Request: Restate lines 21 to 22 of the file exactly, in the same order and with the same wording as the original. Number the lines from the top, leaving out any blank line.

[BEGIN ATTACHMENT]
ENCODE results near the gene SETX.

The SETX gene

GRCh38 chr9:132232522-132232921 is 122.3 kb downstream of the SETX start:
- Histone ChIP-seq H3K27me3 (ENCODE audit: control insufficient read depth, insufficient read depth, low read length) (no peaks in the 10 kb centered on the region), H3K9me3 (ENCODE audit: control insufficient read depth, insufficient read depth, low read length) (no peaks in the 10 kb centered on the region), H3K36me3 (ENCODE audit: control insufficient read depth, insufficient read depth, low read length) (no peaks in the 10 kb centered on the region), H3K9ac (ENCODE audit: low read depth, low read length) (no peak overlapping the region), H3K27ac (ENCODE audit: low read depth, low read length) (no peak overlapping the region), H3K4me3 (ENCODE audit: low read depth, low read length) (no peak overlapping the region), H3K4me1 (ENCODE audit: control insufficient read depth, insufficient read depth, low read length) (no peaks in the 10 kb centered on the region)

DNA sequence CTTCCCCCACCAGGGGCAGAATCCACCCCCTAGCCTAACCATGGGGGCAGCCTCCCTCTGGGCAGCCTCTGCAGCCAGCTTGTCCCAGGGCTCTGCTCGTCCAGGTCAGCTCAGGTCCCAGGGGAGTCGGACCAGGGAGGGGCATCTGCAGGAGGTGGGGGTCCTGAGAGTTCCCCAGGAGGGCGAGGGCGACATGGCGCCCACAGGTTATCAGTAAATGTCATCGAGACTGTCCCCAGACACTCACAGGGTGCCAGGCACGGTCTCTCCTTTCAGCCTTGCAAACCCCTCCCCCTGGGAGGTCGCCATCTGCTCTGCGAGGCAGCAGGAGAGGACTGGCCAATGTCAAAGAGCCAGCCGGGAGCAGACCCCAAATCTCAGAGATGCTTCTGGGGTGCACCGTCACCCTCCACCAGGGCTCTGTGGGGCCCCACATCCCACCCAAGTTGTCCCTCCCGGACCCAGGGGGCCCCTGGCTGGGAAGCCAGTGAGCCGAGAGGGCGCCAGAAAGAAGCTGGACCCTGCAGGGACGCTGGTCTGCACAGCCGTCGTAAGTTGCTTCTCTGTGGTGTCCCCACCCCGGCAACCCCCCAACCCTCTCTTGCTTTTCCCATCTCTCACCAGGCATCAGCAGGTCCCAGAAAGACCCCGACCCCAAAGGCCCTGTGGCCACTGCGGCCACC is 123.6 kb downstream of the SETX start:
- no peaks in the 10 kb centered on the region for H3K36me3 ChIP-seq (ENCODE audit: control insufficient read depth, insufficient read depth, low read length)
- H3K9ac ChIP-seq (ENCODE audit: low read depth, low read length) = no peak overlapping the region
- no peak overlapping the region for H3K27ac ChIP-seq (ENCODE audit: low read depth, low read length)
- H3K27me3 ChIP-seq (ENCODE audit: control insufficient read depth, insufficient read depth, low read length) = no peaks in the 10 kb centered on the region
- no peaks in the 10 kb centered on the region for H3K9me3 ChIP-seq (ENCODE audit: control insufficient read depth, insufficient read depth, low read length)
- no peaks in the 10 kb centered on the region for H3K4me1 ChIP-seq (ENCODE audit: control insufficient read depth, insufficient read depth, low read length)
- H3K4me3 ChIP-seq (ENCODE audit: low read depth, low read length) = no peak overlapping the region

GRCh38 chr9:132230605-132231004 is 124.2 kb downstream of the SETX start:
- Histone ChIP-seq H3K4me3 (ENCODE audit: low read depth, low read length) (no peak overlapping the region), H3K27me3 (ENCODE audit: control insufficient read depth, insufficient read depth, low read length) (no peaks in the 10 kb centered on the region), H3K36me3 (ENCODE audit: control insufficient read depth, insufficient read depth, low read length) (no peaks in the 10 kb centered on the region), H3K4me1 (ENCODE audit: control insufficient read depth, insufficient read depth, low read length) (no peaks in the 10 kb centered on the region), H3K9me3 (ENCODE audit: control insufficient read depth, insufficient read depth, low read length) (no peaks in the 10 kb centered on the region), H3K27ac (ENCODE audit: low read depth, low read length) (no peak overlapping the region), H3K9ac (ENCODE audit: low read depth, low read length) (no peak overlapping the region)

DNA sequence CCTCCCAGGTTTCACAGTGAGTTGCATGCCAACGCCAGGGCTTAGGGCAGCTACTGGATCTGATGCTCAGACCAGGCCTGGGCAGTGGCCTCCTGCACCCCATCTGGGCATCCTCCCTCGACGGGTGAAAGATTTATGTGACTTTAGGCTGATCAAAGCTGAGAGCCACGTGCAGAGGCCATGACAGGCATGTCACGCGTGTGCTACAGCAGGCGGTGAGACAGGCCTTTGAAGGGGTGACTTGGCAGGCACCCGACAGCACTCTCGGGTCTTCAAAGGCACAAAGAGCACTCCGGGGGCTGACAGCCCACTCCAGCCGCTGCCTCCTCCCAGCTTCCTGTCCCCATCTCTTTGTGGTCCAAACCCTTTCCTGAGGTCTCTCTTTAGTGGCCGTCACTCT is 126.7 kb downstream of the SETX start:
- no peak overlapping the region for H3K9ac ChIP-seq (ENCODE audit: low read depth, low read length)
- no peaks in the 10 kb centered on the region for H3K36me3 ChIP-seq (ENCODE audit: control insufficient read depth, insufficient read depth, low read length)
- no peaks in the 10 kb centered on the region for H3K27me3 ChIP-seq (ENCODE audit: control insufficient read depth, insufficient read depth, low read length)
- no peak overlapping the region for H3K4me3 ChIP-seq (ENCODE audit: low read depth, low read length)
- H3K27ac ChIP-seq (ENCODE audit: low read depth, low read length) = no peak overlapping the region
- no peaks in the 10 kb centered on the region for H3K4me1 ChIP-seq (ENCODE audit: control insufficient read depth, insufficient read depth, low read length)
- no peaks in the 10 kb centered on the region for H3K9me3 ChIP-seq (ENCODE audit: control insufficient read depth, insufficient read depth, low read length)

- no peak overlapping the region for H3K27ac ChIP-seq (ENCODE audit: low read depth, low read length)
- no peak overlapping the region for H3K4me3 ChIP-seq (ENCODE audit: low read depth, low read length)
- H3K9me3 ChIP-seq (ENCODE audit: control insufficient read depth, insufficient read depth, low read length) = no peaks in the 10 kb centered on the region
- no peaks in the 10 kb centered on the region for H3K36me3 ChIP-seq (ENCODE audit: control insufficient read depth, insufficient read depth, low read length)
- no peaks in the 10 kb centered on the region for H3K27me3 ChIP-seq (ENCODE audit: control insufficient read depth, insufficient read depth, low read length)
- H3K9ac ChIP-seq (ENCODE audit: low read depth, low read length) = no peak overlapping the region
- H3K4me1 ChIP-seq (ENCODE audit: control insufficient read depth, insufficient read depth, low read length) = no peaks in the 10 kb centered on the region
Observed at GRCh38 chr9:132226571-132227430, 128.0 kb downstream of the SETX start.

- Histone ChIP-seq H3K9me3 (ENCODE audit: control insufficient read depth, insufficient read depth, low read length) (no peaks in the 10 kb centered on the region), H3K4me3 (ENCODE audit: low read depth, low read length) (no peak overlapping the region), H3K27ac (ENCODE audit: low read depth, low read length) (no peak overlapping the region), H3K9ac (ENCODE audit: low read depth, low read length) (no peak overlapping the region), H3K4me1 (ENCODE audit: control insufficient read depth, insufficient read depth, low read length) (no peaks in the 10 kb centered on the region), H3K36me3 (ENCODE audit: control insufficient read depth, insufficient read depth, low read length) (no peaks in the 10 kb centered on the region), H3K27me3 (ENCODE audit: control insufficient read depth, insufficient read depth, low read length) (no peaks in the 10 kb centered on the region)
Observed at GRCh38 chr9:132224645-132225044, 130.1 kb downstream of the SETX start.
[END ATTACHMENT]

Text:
- no peaks in the 10 kb centered on the region for H3K4me1 ChIP-seq (ENCODE audit: control insufficient read depth, insufficient read depth, low read length)
- no peaks in the 10 kb centered on the region for H3K9me3 ChIP-seq (ENCODE audit: control insufficient read depth, insufficient read depth, low read length)